Developing Water Resources

Water & Power

Water is essential to every aspect of life, sustaining regions, families, communities.

Water drives economic productivity through agriculture, logistics, infrastructure, industrial growth and commercial and service support.

Efficient generation of electrical power for the proliferation of community and commerce is a parallel necessity. Large-scale desalination of water and the co-generation of power combined are highly efficient, proven technologies, providing significant economic return, flexibility, efficiency and growth.

In addition, all forms of energy production, energy distribution, fuel extraction, and fuel refinement require water or affect water resources in some way.

Every aspect of treatment, transport, and distribution of water as well as the treatment and reuse of wastewater, is in turn dependent on sufficient and reliable energy.

Water is crucial in supporting growth everywhere.  The U.S. alone withdraws over 350 billion gallons a day of freshwater.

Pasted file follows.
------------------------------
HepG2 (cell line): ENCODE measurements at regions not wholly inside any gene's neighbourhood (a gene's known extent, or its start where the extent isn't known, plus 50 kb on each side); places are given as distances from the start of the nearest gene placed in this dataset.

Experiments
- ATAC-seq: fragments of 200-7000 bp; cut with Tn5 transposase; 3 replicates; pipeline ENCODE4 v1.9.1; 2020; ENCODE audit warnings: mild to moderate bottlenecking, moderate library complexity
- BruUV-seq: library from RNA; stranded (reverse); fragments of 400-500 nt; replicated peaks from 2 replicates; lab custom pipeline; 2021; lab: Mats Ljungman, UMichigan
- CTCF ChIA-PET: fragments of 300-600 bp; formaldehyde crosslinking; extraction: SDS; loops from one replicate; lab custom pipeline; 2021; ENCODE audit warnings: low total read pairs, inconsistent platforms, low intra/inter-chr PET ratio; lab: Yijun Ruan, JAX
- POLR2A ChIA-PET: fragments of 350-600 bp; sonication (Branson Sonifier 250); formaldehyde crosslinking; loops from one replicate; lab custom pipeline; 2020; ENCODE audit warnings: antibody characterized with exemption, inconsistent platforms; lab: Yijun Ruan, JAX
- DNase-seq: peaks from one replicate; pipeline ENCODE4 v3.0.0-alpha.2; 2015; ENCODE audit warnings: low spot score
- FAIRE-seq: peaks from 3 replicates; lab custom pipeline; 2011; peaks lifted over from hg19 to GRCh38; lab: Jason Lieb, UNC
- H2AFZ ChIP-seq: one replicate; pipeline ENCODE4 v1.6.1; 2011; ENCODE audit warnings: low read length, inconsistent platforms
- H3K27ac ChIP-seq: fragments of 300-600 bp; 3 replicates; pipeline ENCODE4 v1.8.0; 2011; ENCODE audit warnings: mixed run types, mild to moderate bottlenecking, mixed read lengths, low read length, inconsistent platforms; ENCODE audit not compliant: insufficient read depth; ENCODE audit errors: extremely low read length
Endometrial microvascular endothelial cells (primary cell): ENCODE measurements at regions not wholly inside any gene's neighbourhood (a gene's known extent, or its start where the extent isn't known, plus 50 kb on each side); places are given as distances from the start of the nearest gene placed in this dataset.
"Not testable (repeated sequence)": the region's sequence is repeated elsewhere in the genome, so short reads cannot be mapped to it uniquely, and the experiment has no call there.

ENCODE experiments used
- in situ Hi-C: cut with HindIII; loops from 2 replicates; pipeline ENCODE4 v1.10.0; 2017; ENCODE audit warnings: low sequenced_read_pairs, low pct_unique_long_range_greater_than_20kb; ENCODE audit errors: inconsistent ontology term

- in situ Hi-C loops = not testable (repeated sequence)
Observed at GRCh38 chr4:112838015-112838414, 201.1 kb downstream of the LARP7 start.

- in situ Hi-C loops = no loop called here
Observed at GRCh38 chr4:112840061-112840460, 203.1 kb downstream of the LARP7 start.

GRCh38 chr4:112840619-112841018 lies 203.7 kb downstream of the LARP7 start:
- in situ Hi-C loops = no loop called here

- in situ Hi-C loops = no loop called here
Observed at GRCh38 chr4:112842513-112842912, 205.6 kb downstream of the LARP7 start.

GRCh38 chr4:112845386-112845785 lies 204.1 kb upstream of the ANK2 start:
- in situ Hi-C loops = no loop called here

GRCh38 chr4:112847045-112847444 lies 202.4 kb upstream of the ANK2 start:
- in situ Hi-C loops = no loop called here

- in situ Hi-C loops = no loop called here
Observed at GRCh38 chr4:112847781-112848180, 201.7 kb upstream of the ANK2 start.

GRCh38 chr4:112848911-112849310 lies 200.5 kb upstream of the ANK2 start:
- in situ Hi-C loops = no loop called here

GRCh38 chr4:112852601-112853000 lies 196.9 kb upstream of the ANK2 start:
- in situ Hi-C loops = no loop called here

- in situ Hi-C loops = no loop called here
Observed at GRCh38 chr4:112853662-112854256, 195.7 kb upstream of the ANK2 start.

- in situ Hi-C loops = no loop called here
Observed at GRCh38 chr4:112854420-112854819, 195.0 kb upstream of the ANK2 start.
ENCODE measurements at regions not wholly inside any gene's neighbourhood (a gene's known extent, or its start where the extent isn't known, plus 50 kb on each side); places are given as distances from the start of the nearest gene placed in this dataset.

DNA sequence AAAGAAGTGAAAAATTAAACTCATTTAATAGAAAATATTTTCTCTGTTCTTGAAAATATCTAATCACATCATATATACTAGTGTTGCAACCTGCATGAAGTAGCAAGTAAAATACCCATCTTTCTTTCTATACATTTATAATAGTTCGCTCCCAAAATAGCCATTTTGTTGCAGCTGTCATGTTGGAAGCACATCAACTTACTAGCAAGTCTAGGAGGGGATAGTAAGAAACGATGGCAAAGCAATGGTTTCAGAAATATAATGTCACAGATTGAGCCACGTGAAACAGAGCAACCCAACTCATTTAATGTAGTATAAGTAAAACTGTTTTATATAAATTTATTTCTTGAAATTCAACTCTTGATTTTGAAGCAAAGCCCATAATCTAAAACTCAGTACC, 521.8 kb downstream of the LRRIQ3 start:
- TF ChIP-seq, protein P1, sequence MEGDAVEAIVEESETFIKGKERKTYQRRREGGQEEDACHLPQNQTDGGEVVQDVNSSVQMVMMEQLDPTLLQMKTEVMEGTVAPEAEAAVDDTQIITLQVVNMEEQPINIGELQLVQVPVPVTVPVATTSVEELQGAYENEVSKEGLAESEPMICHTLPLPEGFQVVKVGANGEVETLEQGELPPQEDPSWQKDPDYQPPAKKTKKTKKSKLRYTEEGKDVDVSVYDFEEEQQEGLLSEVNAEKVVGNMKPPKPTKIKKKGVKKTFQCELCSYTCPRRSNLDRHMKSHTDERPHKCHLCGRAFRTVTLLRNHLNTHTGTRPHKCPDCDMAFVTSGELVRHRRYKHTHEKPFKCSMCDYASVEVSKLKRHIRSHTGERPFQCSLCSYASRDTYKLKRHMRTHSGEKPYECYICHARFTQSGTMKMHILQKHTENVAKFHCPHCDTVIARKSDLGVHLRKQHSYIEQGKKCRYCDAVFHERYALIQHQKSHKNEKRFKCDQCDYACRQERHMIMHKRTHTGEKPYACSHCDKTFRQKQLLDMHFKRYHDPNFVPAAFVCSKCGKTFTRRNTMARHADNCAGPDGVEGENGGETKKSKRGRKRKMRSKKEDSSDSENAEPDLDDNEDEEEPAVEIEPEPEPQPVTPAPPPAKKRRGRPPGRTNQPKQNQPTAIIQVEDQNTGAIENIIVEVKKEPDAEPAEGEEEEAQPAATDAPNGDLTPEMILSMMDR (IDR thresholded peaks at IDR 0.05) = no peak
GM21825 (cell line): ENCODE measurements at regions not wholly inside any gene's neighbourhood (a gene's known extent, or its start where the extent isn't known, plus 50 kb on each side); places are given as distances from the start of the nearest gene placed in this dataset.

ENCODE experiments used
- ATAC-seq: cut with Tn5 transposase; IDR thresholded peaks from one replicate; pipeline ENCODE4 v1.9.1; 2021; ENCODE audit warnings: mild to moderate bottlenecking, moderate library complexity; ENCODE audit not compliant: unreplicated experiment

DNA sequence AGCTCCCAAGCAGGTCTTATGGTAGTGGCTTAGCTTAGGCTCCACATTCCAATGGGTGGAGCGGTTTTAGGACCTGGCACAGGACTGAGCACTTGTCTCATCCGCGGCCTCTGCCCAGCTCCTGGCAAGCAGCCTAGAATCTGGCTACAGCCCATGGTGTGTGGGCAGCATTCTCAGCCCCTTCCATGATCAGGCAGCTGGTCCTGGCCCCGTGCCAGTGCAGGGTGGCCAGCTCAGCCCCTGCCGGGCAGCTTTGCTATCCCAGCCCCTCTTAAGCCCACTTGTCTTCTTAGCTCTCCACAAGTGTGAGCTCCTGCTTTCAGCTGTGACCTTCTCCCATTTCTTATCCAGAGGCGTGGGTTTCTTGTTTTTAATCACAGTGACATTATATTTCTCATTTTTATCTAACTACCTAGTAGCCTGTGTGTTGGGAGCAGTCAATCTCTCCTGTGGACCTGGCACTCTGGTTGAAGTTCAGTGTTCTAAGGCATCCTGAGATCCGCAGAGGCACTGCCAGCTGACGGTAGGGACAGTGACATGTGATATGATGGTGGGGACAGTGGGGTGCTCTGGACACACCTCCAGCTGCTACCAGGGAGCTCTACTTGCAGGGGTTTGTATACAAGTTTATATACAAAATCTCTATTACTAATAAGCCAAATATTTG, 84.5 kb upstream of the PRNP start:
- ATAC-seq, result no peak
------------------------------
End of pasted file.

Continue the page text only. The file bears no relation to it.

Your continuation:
An analysis by the International Food Policy Research Institute (IFIPRI) found that 45 percent of the Global GDP ($63 trillion) will be at risk due to water stress by 2050. That is 1.5 times the size of today’s entire global economy.

The global water crisis is the #1 risk based on impact to society (as a measure of devastation), and the #8 global risk based on likelihood (likelihood of occurring within 10 years), as proffered by the World Economic Forum, January 2015.

Another study also found that 4.8 billion people – more than half the world’s population – and approximately half of global grain production will be at risk due to water stress by 2050 if status quo, business-as-usual behavior is followed.

Today 22 percent of GDP is produced in water-scarce areas. At this rate, by 2050, 45 percent will be greatly challenging those regions’ ability to grow.

Growth in the field of desalination counters this trend, which Hellenic and Gaugamela will deliver.

That’s why the Hellenic model focuses on the development of water resources, through desalination, in concert with large-scale power, and where Gaugamela directs its practical application of engineering and design.